Thursday, 13 January 2011

Our correspondent from Brussels: "Caritas in Veritate" takes on the European Parliament

Chris is now three months into his internship in the European Parliament in Brussels. He has written a piece about a conference he attended about the Pope Benedict's encyclical Caritas in Veritate and the implications of modern day life and the influence they have in the political sphere.

One of my first experiences in the European Parliament was a conference co-jointly organised by the European People's Party (EPP) and the European Bishops Conference (COMECE). The recently adopted Lisbon Treaty actually provides for a permanent dialogue between the EU and the Church, but along with much of the eurocratic rhetoric it doesn't actually go into any detail as to how this should be implemented.

One year after the publication of Pope Benedict's (BXVI) third encyclical, this conference was to examine the social, economic and environmental implications of modern day life, and the resulting interplay they may have in the political realm. From the outset we heard of how the recent financial crisis doesn't limit itself to mere economics, but rather to a crisis of values. BXVI makes the point that since modern-day society is so geared toward materialistic needs and monetary profit, we lose sight of the real human needs, which sooner or later will provoke a societal crisis.

Commentators on the Encyclical pointed out that the continent we live in today, where an abortion takes place every 27 seconds and 10 million divorces weigh heavily on 15 million children, gives rise to a conception in which the hope of building has been lost: there is nothing that makes life worth living, and there is no truth to which to be committed. The consequence of this is apparent in today's generation which lacks reasons to make a home, to form a family and to bring children into the world.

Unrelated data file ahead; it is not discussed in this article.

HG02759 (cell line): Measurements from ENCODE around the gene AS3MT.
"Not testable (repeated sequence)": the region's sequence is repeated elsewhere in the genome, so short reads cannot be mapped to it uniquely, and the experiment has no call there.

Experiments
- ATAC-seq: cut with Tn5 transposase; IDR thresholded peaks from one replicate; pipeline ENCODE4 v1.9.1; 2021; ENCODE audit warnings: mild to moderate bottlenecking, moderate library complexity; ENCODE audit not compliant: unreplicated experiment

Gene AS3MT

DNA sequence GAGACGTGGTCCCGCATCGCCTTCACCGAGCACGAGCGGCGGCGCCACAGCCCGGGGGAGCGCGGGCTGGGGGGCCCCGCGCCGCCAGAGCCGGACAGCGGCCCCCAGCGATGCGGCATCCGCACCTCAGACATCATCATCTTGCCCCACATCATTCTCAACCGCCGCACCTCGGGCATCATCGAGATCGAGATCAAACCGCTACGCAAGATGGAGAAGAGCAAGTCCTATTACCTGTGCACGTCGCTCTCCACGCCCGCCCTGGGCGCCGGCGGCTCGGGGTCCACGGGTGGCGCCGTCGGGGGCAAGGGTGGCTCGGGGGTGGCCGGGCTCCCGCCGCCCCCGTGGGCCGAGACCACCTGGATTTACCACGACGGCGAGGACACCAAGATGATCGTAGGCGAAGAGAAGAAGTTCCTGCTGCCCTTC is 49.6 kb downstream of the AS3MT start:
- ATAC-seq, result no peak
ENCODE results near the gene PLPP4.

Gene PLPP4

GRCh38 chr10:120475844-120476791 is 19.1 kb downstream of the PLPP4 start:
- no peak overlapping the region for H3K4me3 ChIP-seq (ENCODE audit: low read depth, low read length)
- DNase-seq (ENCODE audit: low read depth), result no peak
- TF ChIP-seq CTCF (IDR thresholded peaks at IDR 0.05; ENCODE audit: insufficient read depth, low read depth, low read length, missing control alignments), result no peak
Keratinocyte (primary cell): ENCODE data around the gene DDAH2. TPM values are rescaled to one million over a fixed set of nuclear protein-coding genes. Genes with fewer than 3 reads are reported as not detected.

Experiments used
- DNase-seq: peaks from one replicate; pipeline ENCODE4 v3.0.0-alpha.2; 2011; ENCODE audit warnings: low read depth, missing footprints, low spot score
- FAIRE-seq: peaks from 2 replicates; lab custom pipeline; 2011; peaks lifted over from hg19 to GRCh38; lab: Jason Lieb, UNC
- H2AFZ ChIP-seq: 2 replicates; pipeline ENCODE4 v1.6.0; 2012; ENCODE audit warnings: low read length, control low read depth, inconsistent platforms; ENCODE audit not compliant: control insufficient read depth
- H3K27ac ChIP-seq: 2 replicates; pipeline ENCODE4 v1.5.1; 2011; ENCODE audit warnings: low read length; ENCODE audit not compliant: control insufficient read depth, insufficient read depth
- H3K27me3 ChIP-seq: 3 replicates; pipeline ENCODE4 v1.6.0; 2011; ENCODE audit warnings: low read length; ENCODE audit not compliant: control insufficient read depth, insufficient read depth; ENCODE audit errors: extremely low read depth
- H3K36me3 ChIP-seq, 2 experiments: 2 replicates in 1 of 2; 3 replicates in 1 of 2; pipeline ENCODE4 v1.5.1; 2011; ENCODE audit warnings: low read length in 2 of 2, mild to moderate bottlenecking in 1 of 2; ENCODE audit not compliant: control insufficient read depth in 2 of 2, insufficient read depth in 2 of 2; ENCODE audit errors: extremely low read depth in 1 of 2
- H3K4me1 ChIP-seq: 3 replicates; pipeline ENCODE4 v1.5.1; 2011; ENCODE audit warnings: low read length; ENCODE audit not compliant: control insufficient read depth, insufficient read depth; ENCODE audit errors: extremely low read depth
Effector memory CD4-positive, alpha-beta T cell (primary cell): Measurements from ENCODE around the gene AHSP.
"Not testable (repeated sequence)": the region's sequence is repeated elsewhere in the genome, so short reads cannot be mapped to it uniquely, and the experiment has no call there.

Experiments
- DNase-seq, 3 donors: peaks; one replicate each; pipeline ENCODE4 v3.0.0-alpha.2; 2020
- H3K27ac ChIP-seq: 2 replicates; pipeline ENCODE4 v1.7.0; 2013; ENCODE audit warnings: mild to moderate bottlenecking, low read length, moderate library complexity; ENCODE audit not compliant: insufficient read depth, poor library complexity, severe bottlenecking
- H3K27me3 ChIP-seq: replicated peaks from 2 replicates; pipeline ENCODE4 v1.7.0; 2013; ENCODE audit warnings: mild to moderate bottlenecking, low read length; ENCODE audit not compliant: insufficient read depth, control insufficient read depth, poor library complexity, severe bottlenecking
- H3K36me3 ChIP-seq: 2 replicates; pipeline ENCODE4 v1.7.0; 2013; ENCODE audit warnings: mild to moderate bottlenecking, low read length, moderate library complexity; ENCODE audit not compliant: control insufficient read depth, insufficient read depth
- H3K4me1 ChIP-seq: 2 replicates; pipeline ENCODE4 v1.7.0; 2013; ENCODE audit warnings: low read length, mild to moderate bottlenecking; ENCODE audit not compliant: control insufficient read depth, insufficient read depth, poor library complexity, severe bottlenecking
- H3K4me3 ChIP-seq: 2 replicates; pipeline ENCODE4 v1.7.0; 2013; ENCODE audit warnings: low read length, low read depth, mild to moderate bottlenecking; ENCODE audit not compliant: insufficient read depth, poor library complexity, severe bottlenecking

The discourse continued, debating that it is religion which provides many of the values on which the EU is based- one of which being solidarity, currently put to the test with the controversial measures being taken to bail out less well off member states.

Caritas in Veritate picks up where Paul VI left off in Populorum Progressio, namely in underlining politics as the highest form of charity and how truthful politics can prove to be a formidable instrument for promoting the human person. It was this idea of truthful politics being the highest form of charity as well the concluding remarks by Mario Mauro which have been resounding in my head ever since this inspiring conference: “It is the person that becomes the protagonist of his time, of his country, who perhaps is martyred by the economic difficulties but who, thanks to education in which faith has a relevant function, has the strength to address the problems.”

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